Report Says 1 In 45 US Kids Have Autism

Posted: Nov 15 2015, 9:13pm CST | by , in News | Latest Science News

 

Report Says 1 in 45 US Kids has Autism
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According to a 2014 survey, 2.24 kids have been diagnosed with autism compared to 1.25 in a previous survey.

The Autism rate in U.S. kids is going up. According to a recent report by Centers for Control and Disease Management, 1 in 45 children are affected by Autism, a complex disorder in which a kid finds it difficult to communicate with people and form relationships.

In 2014, 2.24 kids were been diagnosed with autism spectrum disorder compared to 1.25 in the 2011-13 survey, indicating a steady rise in the number of autistic kids.

The reason the latest numbers for autism have climbed sharply is because of a simple change in questions asked from the interviewees. In the new survey, more than 10,000 families were interview and asked directly whether their kids have been diagnosed with autism. Previously, different conditions from anemia to autism were listed and parents were asked if their kid had been diagnosed with any of them.

Though the latest survey is done in a new way, experts say it is probably the most accurate estimate yet.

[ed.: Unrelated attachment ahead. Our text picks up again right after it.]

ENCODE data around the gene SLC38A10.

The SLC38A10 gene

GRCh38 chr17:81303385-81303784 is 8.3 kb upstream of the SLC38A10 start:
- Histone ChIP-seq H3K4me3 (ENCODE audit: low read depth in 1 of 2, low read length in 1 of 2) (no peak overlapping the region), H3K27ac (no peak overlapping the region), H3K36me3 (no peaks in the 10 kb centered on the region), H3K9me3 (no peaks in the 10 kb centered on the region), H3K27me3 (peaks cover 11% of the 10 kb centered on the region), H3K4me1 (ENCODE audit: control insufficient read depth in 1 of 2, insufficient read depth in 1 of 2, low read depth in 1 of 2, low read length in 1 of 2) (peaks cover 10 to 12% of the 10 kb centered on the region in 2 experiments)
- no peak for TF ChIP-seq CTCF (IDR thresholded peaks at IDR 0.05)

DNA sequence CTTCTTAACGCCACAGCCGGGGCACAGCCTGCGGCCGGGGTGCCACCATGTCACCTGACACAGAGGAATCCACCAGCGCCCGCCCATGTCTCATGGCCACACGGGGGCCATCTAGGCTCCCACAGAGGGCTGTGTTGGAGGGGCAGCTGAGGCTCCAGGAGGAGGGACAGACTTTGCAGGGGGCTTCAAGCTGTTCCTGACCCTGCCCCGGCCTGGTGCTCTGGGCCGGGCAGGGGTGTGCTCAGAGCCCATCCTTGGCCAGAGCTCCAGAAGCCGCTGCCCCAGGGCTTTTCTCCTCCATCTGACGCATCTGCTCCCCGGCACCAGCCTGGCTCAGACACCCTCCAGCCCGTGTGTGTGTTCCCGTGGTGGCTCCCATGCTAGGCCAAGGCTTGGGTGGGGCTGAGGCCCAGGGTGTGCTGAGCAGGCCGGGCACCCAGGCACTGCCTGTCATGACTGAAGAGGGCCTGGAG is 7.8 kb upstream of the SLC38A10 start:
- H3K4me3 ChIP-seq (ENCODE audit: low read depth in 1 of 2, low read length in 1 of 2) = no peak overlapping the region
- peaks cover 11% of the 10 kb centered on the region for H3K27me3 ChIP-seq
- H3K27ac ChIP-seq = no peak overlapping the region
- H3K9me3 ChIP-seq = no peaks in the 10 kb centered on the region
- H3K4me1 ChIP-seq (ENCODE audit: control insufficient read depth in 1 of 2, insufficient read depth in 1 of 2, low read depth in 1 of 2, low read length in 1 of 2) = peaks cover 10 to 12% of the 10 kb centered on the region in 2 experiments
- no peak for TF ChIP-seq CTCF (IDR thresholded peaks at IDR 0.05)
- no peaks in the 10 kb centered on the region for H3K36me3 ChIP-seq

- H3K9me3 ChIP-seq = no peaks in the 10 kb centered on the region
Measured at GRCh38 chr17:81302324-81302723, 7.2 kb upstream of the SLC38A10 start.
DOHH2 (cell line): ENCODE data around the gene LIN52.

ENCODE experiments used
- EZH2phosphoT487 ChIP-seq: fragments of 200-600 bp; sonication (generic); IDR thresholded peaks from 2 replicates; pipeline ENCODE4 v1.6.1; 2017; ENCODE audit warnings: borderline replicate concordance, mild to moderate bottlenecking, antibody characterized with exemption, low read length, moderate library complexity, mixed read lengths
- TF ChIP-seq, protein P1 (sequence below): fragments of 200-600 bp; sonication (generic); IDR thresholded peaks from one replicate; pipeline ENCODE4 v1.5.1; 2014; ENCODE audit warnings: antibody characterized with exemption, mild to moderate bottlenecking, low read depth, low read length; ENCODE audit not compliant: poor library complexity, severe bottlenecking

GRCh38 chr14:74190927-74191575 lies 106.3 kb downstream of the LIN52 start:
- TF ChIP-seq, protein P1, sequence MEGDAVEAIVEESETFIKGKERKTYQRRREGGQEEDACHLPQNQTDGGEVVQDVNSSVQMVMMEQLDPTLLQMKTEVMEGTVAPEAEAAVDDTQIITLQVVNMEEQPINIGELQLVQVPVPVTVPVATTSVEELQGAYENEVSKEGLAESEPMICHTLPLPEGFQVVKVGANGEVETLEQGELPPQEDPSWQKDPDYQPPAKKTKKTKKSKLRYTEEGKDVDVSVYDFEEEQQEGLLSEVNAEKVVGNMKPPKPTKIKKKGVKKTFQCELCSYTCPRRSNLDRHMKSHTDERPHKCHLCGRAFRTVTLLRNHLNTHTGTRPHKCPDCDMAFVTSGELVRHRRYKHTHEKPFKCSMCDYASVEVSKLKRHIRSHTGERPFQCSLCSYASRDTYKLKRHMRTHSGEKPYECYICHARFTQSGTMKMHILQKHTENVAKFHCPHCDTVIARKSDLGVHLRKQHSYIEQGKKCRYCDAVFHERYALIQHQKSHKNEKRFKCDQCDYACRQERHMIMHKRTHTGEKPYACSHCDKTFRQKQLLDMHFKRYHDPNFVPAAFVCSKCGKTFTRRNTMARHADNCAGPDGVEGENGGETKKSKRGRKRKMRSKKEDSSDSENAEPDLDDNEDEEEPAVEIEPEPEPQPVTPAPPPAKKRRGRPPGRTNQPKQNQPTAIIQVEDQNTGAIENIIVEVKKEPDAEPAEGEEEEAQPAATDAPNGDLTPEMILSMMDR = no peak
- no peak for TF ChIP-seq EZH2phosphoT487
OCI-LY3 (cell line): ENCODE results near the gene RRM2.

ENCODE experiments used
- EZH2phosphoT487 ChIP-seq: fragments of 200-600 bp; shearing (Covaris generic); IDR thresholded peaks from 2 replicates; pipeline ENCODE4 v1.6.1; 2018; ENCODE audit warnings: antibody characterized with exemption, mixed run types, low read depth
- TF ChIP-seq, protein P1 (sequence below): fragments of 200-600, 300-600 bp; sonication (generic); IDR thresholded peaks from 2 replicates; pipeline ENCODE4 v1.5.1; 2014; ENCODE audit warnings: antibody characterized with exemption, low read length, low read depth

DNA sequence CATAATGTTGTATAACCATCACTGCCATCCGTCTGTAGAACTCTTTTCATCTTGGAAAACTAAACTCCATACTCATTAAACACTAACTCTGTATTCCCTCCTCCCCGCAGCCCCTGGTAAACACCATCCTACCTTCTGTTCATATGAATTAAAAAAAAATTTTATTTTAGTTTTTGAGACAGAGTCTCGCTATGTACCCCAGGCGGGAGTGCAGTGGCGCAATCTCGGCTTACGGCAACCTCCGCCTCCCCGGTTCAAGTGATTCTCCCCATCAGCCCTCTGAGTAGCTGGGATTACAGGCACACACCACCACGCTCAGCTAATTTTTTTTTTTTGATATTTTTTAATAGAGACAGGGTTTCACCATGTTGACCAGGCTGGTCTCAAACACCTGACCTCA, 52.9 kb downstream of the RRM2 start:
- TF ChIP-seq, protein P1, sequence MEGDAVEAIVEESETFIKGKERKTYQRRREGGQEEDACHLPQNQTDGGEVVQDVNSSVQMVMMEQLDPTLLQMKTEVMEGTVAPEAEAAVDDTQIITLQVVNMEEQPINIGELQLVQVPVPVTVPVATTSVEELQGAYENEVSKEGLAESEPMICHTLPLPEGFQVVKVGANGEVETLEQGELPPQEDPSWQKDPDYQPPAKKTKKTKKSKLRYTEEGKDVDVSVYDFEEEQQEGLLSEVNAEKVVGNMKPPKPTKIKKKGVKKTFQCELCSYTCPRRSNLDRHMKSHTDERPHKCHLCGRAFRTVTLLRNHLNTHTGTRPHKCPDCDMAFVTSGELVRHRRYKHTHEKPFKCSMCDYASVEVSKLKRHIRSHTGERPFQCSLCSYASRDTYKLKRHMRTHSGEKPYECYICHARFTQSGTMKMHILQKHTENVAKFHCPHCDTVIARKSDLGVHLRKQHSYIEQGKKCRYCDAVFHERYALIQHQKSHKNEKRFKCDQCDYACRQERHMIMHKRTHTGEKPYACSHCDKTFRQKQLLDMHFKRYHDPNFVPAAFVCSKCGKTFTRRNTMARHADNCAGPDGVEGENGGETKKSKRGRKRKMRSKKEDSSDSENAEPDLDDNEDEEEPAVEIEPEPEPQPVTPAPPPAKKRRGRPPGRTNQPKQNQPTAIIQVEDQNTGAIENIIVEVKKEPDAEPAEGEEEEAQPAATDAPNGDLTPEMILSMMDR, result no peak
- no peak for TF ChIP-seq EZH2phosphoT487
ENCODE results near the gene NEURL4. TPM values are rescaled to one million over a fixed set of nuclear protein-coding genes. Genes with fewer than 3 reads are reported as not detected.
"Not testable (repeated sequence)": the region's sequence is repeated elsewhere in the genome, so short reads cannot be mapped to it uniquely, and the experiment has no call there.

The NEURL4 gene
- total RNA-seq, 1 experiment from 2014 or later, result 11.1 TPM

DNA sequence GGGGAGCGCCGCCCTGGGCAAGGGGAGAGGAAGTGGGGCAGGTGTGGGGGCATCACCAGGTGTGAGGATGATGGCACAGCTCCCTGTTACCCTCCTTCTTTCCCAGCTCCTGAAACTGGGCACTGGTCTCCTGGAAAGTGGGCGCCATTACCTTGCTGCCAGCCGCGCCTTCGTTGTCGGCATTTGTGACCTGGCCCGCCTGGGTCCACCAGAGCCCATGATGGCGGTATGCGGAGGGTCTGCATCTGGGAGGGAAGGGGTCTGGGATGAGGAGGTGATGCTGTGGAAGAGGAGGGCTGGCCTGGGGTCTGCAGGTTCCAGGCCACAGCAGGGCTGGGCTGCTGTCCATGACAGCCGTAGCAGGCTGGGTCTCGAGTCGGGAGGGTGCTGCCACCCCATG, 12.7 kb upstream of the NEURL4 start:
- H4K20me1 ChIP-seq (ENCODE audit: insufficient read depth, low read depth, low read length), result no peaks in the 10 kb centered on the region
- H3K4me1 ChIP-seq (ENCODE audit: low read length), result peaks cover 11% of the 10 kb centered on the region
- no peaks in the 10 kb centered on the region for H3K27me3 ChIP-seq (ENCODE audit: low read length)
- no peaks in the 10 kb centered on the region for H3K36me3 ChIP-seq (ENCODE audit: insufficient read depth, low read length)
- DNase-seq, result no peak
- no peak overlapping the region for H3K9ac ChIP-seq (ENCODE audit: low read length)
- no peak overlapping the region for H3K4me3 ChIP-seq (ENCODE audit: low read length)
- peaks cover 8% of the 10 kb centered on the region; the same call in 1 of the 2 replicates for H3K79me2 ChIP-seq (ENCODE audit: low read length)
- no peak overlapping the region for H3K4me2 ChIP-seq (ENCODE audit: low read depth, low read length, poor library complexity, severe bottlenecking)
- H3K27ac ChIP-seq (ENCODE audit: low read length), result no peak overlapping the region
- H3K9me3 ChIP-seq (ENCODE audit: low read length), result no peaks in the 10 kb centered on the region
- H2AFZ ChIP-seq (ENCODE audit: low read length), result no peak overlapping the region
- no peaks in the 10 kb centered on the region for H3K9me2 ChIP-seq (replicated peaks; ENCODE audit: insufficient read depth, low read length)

"One in 45 is what we think is the most accurate parental report of autism to date,” said Benjamin Zablotsky, an epidemiologist at the National Center for Health Statistics and lead author of the report.

“I think within this report we found that the way that we ask the parents about autism spectrum disorder can have an impact on the way the parents respond to the question.” 

In contrast the prevalence of other developmental disorders have declined significantly from 4.84 percent in 2011-13 to 3.57 percent in 2014, suggesting people might have switched their answers from other developmental delay to autism in 2014 survey. 

Every year, the number if kids diagnosed with autism goes up. Previously, it was 1 in 68 kids but now it is 1 of 45 in children aged from 3 to 17.

Professionals are linking autism with genetics as well as infections in pregnancy. The report will help professionals to find out whether autism is actually occurring frequently or simply being recognized more often.  

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Hira Bashir covers daily affairs around the world.

 

 

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